Enhancing Prospects for Peace in Ukraine

Relations between Russia and the European Union (EU) are frostier than ever.

Relations between Russia and the European Union (EU) are frostier than ever. Reasons include disagreements old and new, with Europeans concerned about issues from Moscow’s treatment of opposition activist Alexei Navalny and other dissidents, to its alleged meddling in their elections, to newly surfaced reports of Russian involvement in a 2014 explosion at a Czech munitions depot. Those reports formed the backdrop for a rash of diplomatic expulsions by Prague and other European capitals, on one hand, and Moscow on the other. But it is the continuing war between Russian-backed separatists and Ukrainian state forces in Ukraine’s eastern Donbas region that remains the sorest point of friction.

Russia raised worries of a substantial escalation in Kyiv and among Ukraine’s Western partners when it massed forces near Ukraine’s borders in March and April. While these anxieties were largely assuaged when Russia started to pull back its forces in late April, the situation as a whole remains fraught. A ceasefire Kyiv and Moscow agreed to in July 2020 has broken down. Negotiations between Kyiv and Moscow are deadlocked. Neither side is taking steps prescribed by the 2014-2015 Minsk agreements that ended the worst of the fighting and were intended to bring peace. The Normandy Format peace process that includes France, Germany, Russia and Ukraine is largely dormant, with no new summit on the horizon. Absent changes, the coming year could bring new problems and new dangers of further outbreaks of violence. The EU, for all its difficulties with Moscow, can and should work with member states and allies to mitigate the risks and seek ways to break the impasse.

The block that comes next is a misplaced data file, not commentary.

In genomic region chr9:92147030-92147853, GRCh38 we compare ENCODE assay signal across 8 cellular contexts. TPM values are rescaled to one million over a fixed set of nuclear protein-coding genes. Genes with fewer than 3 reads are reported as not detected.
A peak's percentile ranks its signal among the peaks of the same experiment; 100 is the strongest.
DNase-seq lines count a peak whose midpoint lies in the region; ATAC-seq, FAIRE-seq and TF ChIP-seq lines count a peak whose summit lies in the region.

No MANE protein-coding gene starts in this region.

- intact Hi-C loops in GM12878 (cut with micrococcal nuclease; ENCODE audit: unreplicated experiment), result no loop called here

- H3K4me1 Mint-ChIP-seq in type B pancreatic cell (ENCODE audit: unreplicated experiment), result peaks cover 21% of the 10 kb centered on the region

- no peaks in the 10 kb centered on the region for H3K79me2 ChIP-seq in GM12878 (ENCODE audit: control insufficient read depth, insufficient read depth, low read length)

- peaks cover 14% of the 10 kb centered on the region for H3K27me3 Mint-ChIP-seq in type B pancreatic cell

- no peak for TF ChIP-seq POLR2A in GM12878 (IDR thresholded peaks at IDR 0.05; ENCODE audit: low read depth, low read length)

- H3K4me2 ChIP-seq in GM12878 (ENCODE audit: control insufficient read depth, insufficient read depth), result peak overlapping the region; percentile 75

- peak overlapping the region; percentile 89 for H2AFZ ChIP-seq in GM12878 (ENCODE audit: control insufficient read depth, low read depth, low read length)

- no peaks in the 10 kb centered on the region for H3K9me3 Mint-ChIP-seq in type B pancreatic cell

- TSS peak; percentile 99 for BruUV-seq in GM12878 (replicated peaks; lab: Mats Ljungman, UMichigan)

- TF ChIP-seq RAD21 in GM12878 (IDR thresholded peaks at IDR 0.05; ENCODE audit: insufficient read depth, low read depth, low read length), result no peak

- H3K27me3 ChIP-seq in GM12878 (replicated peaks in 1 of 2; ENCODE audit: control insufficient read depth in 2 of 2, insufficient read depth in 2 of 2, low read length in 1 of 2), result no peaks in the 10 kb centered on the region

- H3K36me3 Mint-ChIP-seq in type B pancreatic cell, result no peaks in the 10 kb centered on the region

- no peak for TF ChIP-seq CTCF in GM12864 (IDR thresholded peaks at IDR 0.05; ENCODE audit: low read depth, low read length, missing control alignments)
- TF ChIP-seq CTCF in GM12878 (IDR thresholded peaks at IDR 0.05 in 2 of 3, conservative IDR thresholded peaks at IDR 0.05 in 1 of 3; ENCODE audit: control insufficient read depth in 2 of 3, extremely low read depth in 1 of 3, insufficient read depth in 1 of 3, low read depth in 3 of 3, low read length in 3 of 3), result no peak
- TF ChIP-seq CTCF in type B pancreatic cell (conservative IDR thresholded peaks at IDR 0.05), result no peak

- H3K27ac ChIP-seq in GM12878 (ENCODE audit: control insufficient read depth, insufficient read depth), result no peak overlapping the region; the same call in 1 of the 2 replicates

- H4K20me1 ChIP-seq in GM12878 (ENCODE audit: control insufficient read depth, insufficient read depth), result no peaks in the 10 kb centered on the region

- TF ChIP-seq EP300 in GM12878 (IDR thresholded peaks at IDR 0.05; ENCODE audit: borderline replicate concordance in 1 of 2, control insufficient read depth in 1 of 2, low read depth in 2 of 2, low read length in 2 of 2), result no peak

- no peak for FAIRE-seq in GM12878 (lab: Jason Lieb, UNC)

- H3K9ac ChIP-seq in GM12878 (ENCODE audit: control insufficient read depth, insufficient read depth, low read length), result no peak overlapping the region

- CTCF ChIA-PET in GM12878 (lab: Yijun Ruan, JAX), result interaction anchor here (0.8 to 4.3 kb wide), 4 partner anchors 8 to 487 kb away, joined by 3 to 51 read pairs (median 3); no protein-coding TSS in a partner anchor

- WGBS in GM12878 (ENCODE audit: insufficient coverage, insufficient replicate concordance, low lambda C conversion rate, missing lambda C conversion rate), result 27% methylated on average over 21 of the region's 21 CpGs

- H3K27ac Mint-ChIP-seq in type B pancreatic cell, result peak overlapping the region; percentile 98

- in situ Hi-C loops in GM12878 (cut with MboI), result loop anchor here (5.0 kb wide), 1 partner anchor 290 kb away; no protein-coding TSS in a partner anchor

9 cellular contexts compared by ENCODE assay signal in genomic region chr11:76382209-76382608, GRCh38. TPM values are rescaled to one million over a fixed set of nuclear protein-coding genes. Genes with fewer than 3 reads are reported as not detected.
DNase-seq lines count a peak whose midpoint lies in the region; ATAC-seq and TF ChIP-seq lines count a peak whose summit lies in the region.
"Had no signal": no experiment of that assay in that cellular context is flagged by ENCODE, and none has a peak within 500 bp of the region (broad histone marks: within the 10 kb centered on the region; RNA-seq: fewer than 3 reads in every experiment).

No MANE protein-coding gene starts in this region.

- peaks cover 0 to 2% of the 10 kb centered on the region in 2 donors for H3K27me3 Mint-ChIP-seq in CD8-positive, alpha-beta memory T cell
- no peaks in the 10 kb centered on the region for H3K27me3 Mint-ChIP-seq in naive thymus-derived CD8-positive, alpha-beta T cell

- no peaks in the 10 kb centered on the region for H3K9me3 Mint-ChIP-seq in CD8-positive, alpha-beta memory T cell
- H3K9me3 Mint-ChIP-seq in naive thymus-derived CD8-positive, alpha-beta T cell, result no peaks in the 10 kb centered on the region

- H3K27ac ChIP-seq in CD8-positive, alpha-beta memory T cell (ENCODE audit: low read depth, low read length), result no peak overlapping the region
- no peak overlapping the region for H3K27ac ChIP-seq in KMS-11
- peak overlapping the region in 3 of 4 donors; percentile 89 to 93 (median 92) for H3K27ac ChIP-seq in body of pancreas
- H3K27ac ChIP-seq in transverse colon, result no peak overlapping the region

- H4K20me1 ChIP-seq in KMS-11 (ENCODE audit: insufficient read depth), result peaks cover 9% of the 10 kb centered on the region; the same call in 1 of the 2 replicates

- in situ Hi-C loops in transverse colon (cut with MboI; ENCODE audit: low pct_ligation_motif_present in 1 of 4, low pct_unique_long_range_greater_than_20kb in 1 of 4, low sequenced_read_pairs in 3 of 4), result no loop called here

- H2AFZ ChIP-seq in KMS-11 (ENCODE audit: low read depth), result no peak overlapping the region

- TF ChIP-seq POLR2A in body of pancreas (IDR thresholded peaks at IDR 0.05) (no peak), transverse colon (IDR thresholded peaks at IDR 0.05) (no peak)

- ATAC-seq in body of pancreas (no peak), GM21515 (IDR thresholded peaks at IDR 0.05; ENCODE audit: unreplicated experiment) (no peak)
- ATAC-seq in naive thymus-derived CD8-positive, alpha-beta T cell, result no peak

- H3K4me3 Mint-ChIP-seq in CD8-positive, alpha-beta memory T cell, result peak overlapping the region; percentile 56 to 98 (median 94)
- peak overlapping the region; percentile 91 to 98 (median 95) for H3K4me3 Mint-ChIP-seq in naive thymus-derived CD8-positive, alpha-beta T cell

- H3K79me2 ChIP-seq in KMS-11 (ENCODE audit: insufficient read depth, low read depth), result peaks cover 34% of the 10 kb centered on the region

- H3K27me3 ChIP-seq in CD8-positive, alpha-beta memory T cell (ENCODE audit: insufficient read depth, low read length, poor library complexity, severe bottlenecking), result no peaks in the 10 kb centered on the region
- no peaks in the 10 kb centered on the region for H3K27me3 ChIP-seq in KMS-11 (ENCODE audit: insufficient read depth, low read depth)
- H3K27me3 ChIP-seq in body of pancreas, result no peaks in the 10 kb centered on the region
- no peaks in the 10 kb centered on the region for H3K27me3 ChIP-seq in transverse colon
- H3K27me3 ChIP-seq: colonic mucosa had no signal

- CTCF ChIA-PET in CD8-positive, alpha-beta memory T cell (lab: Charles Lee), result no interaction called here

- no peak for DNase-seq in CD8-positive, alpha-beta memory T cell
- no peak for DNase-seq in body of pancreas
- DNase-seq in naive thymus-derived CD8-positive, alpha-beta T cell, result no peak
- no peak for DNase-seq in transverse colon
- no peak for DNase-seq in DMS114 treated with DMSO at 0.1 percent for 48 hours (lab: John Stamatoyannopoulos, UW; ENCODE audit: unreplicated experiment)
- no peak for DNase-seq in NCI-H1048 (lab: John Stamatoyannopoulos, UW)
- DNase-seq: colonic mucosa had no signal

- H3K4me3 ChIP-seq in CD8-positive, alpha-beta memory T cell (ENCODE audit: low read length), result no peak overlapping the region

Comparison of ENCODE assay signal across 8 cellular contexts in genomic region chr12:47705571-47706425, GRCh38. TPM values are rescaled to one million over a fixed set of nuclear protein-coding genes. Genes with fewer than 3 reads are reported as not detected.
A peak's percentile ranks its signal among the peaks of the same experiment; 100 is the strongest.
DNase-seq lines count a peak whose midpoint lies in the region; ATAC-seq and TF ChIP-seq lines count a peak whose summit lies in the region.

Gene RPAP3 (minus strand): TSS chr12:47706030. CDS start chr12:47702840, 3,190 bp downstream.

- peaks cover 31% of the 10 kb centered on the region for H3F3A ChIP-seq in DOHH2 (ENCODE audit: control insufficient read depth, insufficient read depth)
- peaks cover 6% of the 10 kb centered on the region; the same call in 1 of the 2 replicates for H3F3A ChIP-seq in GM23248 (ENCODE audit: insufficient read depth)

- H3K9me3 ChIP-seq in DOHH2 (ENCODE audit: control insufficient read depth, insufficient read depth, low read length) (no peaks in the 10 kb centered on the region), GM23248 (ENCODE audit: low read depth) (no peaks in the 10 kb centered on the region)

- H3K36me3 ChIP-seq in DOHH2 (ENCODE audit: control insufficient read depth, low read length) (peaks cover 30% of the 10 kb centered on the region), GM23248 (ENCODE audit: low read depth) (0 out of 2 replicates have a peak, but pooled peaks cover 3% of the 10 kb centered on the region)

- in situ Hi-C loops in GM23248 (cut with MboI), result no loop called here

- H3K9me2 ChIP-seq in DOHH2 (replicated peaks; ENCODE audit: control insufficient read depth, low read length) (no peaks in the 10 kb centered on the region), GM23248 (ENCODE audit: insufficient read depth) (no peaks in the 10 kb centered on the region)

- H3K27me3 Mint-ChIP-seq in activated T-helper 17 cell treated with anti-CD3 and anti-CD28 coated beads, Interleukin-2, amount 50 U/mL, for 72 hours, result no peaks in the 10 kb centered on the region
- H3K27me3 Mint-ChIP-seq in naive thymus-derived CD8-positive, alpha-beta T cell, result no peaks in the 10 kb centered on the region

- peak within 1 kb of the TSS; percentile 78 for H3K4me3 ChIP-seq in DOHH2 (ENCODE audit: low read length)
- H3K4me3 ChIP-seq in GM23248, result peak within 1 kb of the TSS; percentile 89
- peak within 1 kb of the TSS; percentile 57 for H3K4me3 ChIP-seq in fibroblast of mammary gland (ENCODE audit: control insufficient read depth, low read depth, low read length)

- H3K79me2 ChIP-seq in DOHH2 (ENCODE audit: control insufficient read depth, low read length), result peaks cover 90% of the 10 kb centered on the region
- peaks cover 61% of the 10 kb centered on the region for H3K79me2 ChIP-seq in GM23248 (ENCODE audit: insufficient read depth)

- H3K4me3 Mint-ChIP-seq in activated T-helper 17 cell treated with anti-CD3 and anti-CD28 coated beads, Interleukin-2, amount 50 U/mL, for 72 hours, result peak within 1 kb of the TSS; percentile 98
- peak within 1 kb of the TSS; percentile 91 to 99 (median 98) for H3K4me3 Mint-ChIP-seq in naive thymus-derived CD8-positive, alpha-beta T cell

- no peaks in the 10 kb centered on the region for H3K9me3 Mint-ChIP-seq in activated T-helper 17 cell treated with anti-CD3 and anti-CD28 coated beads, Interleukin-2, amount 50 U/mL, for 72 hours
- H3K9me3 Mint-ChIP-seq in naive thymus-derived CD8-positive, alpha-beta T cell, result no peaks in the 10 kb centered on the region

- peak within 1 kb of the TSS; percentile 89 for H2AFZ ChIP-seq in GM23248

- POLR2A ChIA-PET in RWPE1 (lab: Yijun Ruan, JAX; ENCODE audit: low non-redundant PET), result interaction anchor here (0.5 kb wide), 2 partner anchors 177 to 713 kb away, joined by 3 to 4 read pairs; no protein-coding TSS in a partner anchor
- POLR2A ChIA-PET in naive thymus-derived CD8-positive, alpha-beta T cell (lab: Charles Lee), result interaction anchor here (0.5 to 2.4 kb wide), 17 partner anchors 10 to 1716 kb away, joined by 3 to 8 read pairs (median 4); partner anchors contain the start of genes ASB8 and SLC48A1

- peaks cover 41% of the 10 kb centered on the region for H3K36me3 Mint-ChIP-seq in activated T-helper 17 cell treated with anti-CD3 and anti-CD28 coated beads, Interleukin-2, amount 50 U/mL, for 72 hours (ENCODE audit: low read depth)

To deter future threats to Ukraine and reduce tensions with Moscow, the EU and its member states should:

  • Forge consensus with the U.S. and UK about how they would respond to evidence of Russian threats to attack or actual attacks on Ukraine, focusing on what additional sanctions they would apply and under what circumstances. Options for increasing military pressure should be viewed cautiously, given that they could bring further risks of escalation.
  • For purposes of deterrence, quietly communicate agreed-upon red lines and repercussions to the Kremlin, being careful not to rely on bluffs that Moscow would be likely to call.
  • Encourage Kyiv, on one side, and Moscow and its proxies, on the other, to return to observing the July 2020 ceasefire as a prelude to renewed talks among the Normandy Format countries and the U.S.
  • Work with the Biden administration to create incentives for breaking the long-running impasse in talks, including by delineating, and communicating, a clear plan for gradual, reversible sanctions relief for Russia in response to measurable progress.
  • Develop and propose economic incentives to aid and support Kyiv’s planning for Donbas’s eventual reintegration, to include proposals for restoring social, economic and transport links between government-controlled and separatist-held Donbas.

Political Stalemates